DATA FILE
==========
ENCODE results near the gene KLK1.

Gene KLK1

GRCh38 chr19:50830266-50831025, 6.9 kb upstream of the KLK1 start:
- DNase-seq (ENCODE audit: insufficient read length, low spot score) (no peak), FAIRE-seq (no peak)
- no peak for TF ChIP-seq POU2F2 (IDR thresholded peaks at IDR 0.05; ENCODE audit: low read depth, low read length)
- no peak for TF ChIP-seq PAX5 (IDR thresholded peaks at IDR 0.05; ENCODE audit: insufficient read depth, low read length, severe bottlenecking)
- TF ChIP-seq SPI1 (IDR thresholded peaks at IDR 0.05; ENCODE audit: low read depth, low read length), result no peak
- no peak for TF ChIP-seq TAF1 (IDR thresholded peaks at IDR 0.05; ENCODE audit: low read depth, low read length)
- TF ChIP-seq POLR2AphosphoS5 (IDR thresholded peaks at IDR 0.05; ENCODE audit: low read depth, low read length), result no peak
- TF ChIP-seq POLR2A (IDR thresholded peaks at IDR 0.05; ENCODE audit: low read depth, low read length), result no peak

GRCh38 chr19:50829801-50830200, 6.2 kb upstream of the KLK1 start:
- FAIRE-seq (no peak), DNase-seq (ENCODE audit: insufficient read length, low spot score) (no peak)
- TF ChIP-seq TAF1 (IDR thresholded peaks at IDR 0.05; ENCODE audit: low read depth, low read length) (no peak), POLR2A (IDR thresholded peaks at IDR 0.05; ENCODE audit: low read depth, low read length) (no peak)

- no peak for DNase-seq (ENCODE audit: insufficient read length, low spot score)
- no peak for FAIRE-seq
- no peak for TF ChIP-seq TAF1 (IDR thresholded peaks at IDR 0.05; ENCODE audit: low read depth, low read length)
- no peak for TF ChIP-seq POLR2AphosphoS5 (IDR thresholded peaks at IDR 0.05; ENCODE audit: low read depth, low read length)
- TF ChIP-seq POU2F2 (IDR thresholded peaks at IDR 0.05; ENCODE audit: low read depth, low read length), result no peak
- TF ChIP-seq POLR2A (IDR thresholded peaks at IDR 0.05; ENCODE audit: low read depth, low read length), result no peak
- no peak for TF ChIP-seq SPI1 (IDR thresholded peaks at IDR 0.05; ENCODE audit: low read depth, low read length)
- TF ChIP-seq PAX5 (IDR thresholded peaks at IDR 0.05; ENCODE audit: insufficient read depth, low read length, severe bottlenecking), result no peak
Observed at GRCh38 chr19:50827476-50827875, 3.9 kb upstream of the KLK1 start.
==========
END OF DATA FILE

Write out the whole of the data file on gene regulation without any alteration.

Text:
ENCODE results near the gene KLK1.

Gene KLK1

GRCh38 chr19:50830266-50831025, 6.9 kb upstream of the KLK1 start:
- DNase-seq (ENCODE audit: insufficient read length, low spot score) (no peak), FAIRE-seq (no peak)
- no peak for TF ChIP-seq POU2F2 (IDR thresholded peaks at IDR 0.05; ENCODE audit: low read depth, low read length)
- no peak for TF ChIP-seq PAX5 (IDR thresholded peaks at IDR 0.05; ENCODE audit: insufficient read depth, low read length, severe bottlenecking)
- TF ChIP-seq SPI1 (IDR thresholded peaks at IDR 0.05; ENCODE audit: low read depth, low read length), result no peak
- no peak for TF ChIP-seq TAF1 (IDR thresholded peaks at IDR 0.05; ENCODE audit: low read depth, low read length)
- TF ChIP-seq POLR2AphosphoS5 (IDR thresholded peaks at IDR 0.05; ENCODE audit: low read depth, low read length), result no peak
- TF ChIP-seq POLR2A (IDR thresholded peaks at IDR 0.05; ENCODE audit: low read depth, low read length), result no peak

GRCh38 chr19:50829801-50830200, 6.2 kb upstream of the KLK1 start:
- FAIRE-seq (no peak), DNase-seq (ENCODE audit: insufficient read length, low spot score) (no peak)
- TF ChIP-seq TAF1 (IDR thresholded peaks at IDR 0.05; ENCODE audit: low read depth, low read length) (no peak), POLR2A (IDR thresholded peaks at IDR 0.05; ENCODE audit: low read depth, low read length) (no peak)

- no peak for DNase-seq (ENCODE audit: insufficient read length, low spot score)
- no peak for FAIRE-seq
- no peak for TF ChIP-seq TAF1 (IDR thresholded peaks at IDR 0.05; ENCODE audit: low read depth, low read length)
- no peak for TF ChIP-seq POLR2AphosphoS5 (IDR thresholded peaks at IDR 0.05; ENCODE audit: low read depth, low read length)
- TF ChIP-seq POU2F2 (IDR thresholded peaks at IDR 0.05; ENCODE audit: low read depth, low read length), result no peak
- TF ChIP-seq POLR2A (IDR thresholded peaks at IDR 0.05; ENCODE audit: low read depth, low read length), result no peak
- no peak for TF ChIP-seq SPI1 (IDR thresholded peaks at IDR 0.05; ENCODE audit: low read depth, low read length)
- TF ChIP-seq PAX5 (IDR thresholded peaks at IDR 0.05; ENCODE audit: insufficient read depth, low read length, severe bottlenecking), result no peak
Observed at GRCh38 chr19:50827476-50827875, 3.9 kb upstream of the KLK1 start.